After working as an admissions director here at American University’s Kogod School of Business for just over a year, I enrolled as a student in our MBA program in the Fall of 2019.
Pursuing a graduate business degree felt like a clear and natural fit, given my goal of starting my own business down the road.
Prior to joining American University, I worked in the media industry as a corporate recruiter. My former manager challenged my team to work with a “consultative mindset”. She encouraged us to use data and best practices to advise both our candidates and internal clients through the hiring process. Little did I know this initial training would prove incredibly valuable as both an admissions counselor and MBA student.
Given that I wear these two “hats” here at Kogod, I have had the opportunity to gain a greater understanding of consulting jobs and building such a skillset in business school.
What skills do you need to be a consultant?
In essence, consulting is advising organizations on the best course of action to achieve their goal(s).
Consultants use many tools at their disposal in order to craft these recommendations, such as databases, interviews, and expert networks. They can work across a wide variety of sectors, such as strategy, operations, human capital, technology––the list goes on!
The goal of pursuing eventual careers in the consulting industry is a common motivator for many prospective students applying to business school––and for good reason. Depending on the graduate business degree you ultimately choose to pursue, you can gain the training you need to succeed as a consultant in the industry you choose.
Your options: Is the MBA your best option for a career in consulting?
Many business schools––including Kogod––offer master’s degrees, in addition to the MBA at the graduate level.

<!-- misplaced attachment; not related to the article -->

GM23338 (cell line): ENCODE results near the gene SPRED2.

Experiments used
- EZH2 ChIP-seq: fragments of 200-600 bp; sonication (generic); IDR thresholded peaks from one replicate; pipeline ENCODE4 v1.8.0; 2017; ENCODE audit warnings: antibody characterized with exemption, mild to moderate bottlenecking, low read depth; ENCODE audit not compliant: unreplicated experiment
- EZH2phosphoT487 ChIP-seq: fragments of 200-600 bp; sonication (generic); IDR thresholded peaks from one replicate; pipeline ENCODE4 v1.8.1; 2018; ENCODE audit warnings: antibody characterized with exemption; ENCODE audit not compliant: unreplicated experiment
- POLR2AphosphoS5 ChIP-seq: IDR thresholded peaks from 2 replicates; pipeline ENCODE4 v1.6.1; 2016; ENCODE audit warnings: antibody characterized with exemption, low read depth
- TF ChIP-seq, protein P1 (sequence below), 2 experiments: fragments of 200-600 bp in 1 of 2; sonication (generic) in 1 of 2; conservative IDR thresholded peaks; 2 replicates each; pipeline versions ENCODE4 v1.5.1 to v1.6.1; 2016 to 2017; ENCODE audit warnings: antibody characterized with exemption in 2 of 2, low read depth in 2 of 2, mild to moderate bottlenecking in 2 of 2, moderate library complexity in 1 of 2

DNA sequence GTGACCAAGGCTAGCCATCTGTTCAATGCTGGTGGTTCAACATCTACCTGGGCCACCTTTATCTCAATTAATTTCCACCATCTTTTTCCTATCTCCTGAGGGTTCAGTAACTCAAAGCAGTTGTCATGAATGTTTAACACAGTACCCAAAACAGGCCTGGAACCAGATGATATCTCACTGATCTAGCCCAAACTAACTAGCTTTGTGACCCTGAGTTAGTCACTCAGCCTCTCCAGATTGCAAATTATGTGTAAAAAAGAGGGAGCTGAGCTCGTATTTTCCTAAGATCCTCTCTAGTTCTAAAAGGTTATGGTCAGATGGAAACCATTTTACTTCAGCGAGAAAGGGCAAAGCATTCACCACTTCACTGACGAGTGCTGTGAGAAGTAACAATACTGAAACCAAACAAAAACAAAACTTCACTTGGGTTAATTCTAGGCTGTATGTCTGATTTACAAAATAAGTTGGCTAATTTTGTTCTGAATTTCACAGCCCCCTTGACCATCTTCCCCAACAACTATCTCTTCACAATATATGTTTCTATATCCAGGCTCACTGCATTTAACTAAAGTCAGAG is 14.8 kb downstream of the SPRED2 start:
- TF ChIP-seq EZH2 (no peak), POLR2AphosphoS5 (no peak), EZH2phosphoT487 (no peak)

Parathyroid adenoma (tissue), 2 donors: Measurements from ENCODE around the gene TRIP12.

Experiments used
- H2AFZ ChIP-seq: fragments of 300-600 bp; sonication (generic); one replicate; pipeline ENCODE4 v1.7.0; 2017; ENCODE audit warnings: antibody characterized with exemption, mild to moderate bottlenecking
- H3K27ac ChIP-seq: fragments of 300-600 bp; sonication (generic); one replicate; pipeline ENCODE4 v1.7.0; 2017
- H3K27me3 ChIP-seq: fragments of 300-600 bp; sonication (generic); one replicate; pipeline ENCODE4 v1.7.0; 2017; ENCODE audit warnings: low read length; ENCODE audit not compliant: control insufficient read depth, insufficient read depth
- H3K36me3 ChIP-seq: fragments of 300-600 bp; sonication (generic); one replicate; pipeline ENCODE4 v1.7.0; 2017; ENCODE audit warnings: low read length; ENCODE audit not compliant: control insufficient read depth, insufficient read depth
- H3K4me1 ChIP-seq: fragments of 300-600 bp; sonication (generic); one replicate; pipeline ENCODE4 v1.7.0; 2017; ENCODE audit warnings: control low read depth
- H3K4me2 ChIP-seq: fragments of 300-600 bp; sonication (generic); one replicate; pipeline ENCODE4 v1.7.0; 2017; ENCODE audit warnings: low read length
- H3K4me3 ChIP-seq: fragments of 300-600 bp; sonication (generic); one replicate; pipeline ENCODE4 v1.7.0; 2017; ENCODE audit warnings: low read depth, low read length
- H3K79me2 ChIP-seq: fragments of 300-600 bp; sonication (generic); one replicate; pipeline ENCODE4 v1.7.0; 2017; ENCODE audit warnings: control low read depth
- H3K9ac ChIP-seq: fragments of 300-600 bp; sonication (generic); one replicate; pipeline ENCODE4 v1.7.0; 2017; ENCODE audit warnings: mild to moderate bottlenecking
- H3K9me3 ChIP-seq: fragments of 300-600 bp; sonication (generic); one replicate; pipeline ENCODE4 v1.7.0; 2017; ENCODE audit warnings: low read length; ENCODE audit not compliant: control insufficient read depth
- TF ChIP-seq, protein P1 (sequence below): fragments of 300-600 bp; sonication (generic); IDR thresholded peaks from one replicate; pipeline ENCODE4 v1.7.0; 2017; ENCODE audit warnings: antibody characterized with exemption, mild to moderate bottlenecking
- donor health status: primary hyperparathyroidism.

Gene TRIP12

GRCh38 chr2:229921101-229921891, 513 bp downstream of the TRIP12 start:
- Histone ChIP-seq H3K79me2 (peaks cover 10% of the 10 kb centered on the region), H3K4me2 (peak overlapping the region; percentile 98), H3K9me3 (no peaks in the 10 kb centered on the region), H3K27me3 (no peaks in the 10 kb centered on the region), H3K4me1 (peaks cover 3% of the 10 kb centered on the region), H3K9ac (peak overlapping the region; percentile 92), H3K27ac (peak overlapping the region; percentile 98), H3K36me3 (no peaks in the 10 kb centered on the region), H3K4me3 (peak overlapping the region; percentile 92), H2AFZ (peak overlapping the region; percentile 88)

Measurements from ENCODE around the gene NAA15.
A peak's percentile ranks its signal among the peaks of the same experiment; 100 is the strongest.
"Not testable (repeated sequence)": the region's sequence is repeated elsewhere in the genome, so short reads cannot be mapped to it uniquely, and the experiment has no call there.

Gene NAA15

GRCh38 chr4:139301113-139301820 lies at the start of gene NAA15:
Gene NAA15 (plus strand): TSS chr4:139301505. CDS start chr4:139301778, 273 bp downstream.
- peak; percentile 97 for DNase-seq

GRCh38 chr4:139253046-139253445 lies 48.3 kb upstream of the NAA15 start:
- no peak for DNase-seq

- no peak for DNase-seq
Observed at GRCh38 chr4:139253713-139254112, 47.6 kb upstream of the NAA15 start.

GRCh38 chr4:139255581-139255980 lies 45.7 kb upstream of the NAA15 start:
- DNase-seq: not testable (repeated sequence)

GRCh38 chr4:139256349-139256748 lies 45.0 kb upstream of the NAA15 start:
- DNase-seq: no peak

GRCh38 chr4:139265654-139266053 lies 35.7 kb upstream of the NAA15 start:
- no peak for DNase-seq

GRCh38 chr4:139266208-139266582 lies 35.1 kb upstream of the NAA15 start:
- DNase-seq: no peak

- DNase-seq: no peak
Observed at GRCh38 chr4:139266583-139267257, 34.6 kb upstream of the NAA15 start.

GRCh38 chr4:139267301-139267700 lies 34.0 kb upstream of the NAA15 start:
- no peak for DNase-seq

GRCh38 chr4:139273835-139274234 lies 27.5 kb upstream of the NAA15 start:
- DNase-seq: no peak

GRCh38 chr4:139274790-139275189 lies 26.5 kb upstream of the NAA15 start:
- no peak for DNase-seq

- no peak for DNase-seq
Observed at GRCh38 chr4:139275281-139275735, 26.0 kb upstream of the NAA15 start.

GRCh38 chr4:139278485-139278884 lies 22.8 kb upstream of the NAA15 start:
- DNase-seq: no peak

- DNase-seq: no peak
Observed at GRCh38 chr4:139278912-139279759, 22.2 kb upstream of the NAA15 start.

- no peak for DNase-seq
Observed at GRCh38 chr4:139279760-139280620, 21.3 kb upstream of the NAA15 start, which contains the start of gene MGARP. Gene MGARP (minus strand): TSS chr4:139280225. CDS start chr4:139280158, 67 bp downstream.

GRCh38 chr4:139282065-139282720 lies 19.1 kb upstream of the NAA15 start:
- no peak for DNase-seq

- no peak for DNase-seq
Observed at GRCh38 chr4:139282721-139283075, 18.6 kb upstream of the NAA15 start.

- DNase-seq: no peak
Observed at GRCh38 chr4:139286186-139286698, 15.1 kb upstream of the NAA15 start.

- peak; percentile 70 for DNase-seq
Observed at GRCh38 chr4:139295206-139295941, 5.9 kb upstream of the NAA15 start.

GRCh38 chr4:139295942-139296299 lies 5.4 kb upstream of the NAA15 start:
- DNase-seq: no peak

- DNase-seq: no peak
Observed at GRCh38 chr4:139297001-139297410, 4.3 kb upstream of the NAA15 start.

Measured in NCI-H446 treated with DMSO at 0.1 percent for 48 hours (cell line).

While MSc degrees are more concentrated on one area of business, with the goal of students becoming subject matter experts, I oftentimes describe an MBA as a “business buffet”. Pursuing an MBA provides students with the opportunity to try many different areas of business, with a strong emphasis in developing strategy and leadership skills. Regardless of which degree is ultimately right for you, there can be a home for you within the consulting industry.
Consultants can either work within a consultant firm––juggling multiple projects and multiple clients at once––or they choose to work in-house within a broader organization. It’s a diverse field and an incredible way to utilize the hard and soft skill toolkit you’ll develop in your graduate business program, as well as complementing your previous academic and professional experiences. It’s a profession that lends itself well to people who may identify as a “career pivoter”.
How do I position my MBA application for a consulting pivot?
As an admissions director, I’m consistently asked what my one piece of advice is for applicants who are in the process of applying, or are even considering applying to a graduate business program.
Without question, that advice is to think backwards: reverse engineer your career and envision the end goal. In fact, Steve Jobs famously said: “You can’t connect the dots looking forward, you can only connect them looking backward.”
This is especially applicable if you’re looking to pursue careers in consulting. You’ll be thankful that you chose a degree and pursued opportunities that ultimately honed your skillset in preparation for your desired next steps.
You just need to make sure you do your research first, and figure out your specific areas of interest within consulting so they program you choose best fits your career goals.
Personally, I chose to pursue an MBA because I felt that my own skillset could use additional development. Given the emphasis on education both in and outside of the classroom as a graduate business student, I consistently advise applicants and my fellow classmates to pursue real-life projects that complement their studies.
Would Kogod help me pivot?
Here at the Kogod, experiential education is a key component of the graduate experience. Nearly every one of our graduate programs provides an opportunity for students to apply what they have learned in the classroom to a real-life business scenario.
I strongly recommend those students looking to pivot into a consulting role keep a close eye out for programs that emphasize experiential education.
As a current student myself, I cannot emphasize enough how valuable my MBA from Kogod has been in my own development.
The experience of working to develop your skillset at business school––even when your prior work experience in this field––is a cornerstone of any successful career in consulting.
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Kogod School of Business - American University
Washington - United States